I would like to associate myself with the comments made by my ministerial colleagues on the sad loss of our dear colleagues.
Supporting victims of domestic abuse is a Government priority. Building on the landmark Domestic Abuse Act 2021 and the tackling violence against women and girls strategy, published this year, we will also publish a dedicated domestic abuse strategy, which will drive action to prevent offending, support victims, relentlessly pursue perpetrators and strengthen the system as a whole.
May I place on the record, on my behalf and that of my Meon Valley constituents, our deep and utter shock at the death of Sir David Amess, and also that of James Brokenshire? I pass on their deepest condolences to the families, constituents and many friends here and outside Westminster.
Over the past year, 26,785 domestic abuse offences were recorded in Hampshire, with a 14% year-on-year increase in the first period of lockdown. Will my hon. Friend continue her support for the police and crime commissioners, such as Donna Jones in Hampshire, who are tackling this dreadful crime as a priority?
I thank Donna Jones for the way that she has prioritised domestic abuse, backed by an uplift in the Hampshire police funding settlement. I assure my hon. Friend that we will work closely with policing colleagues, including police and crime commissioners, and the new police lead for tackling violence against women and girls, Maggie Blyth, to drive forward improvements in the police response to such crimes. Furthermore, we will publish a refreshed national statement of expectations on violence against women and girls to support local commissioners, including PCCs, in the commissioning of effective services.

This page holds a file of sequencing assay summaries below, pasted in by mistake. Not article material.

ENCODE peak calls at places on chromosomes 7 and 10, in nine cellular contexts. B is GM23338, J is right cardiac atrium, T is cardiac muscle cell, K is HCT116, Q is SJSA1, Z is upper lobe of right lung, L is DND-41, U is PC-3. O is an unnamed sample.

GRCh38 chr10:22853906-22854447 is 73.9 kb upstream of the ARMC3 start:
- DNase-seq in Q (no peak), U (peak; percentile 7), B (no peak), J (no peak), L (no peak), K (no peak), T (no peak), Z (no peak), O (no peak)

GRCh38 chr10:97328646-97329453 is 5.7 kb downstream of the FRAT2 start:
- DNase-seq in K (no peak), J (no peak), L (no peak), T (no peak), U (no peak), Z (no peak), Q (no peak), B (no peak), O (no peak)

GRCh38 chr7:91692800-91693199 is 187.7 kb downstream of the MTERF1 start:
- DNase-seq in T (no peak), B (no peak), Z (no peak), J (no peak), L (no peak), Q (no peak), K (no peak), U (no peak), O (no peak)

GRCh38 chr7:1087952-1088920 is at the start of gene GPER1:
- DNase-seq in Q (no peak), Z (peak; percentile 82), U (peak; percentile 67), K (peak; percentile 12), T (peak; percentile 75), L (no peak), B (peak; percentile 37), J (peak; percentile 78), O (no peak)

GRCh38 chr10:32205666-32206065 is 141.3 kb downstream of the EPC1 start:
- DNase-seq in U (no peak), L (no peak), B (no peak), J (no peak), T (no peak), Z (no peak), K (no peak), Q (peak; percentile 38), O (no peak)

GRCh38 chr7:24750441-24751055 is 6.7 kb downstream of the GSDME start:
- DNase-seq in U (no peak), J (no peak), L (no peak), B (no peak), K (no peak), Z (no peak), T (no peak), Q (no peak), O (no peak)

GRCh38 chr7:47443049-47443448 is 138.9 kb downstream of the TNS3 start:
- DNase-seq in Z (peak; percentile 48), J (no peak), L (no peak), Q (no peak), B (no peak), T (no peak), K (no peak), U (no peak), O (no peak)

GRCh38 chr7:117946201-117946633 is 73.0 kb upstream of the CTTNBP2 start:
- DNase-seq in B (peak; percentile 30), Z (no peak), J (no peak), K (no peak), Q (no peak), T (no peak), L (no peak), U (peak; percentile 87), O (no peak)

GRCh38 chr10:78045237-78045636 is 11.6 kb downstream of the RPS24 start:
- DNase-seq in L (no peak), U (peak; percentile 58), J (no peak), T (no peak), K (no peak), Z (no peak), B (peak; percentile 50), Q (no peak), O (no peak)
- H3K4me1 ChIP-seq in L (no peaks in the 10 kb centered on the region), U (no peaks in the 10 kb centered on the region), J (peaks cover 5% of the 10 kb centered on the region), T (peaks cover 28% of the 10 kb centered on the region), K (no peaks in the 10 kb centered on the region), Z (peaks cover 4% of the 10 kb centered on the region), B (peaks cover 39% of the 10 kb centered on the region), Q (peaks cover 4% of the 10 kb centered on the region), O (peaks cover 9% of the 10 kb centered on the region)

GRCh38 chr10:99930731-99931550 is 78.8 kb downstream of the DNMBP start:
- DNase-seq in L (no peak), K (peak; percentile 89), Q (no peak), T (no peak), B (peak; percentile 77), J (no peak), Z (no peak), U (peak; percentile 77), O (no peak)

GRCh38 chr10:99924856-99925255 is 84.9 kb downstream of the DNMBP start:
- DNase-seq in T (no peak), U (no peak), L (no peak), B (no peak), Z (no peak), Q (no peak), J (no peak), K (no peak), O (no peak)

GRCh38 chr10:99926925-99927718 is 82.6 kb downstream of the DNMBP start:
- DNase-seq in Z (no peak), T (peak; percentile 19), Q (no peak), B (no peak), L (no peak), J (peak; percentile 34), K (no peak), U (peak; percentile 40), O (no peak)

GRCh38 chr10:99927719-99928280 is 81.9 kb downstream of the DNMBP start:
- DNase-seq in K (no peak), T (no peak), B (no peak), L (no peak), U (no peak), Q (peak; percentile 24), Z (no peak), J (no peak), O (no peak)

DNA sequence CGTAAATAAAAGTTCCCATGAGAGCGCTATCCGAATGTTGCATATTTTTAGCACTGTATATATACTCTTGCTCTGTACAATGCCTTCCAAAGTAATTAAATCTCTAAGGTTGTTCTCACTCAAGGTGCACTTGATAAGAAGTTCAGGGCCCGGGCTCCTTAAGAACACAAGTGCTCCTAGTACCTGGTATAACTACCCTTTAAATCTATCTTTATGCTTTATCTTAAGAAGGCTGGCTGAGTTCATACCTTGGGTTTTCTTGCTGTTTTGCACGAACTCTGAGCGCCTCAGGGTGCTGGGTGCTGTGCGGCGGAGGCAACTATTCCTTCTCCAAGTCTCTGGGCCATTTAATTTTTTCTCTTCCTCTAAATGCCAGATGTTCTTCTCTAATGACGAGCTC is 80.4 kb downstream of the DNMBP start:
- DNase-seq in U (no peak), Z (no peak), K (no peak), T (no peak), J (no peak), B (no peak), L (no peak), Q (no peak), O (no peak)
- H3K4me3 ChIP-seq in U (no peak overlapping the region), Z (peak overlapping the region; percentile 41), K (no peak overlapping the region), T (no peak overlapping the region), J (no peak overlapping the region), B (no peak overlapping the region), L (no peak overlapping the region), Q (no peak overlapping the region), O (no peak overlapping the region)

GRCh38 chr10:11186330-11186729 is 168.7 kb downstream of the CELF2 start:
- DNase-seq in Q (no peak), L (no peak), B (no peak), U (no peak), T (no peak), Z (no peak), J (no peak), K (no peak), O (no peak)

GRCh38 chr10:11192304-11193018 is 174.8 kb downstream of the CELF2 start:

Anyone can be a victim of domestic abuse, regardless of their gender, age, ethnicity, religion, socioeconomic status, sexuality or background, but how many men have been subjected to domestic abuse and what is offered to them that is different from what is offered to women?
My hon. Friend is absolutely right that men and boys can be victims of domestic abuse and, indeed, the other crimes that fall under the umbrella of what we call violence against women and girls. For the year ending March 2020, the crime survey of England and Wales estimated that 757,000 men experienced domestic abuse—that is approximately seven men in every 100.[Official Report, 1 November 2021, Vol. 702, c. 4MC.] We did a lot of work to publish the first ever cross-Government male victims position statement to strengthen our response; we need to refresh that statement. We also fund the Men’s Advice Line, which is run by Respect, to provide specialist support to victims.